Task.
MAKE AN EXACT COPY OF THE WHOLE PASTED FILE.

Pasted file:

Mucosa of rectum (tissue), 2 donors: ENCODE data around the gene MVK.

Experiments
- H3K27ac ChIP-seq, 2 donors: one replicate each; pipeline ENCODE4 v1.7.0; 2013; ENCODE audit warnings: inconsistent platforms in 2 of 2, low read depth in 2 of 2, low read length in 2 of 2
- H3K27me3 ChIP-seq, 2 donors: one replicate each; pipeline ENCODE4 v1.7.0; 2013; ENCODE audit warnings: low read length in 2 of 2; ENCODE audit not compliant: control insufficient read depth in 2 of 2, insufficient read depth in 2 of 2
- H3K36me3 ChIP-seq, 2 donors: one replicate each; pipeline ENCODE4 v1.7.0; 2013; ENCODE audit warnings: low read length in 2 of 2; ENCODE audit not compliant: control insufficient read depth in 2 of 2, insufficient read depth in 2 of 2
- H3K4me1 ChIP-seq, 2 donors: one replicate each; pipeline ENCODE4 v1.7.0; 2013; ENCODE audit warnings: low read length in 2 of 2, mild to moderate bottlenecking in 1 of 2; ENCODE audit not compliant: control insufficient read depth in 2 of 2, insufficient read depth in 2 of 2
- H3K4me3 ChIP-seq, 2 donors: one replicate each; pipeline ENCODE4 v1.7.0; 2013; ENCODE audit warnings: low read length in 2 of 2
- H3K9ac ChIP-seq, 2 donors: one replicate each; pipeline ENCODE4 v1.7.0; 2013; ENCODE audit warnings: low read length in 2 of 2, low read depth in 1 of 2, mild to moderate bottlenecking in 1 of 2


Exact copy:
Mucosa of rectum (tissue), 2 donors: ENCODE data around the gene MVK.

Experiments
- H3K27ac ChIP-seq, 2 donors: one replicate each; pipeline ENCODE4 v1.7.0; 2013; ENCODE audit warnings: inconsistent platforms in 2 of 2, low read depth in 2 of 2, low read length in 2 of 2
- H3K27me3 ChIP-seq, 2 donors: one replicate each; pipeline ENCODE4 v1.7.0; 2013; ENCODE audit warnings: low read length in 2 of 2; ENCODE audit not compliant: control insufficient read depth in 2 of 2, insufficient read depth in 2 of 2
- H3K36me3 ChIP-seq, 2 donors: one replicate each; pipeline ENCODE4 v1.7.0; 2013; ENCODE audit warnings: low read length in 2 of 2; ENCODE audit not compliant: control insufficient read depth in 2 of 2, insufficient read depth in 2 of 2
- H3K4me1 ChIP-seq, 2 donors: one replicate each; pipeline ENCODE4 v1.7.0; 2013; ENCODE audit warnings: low read length in 2 of 2, mild to moderate bottlenecking in 1 of 2; ENCODE audit not compliant: control insufficient read depth in 2 of 2, insufficient read depth in 2 of 2
- H3K4me3 ChIP-seq, 2 donors: one replicate each; pipeline ENCODE4 v1.7.0; 2013; ENCODE audit warnings: low read length in 2 of 2
- H3K9ac ChIP-seq, 2 donors: one replicate each; pipeline ENCODE4 v1.7.0; 2013; ENCODE audit warnings: low read length in 2 of 2, low read depth in 1 of 2, mild to moderate bottlenecking in 1 of 2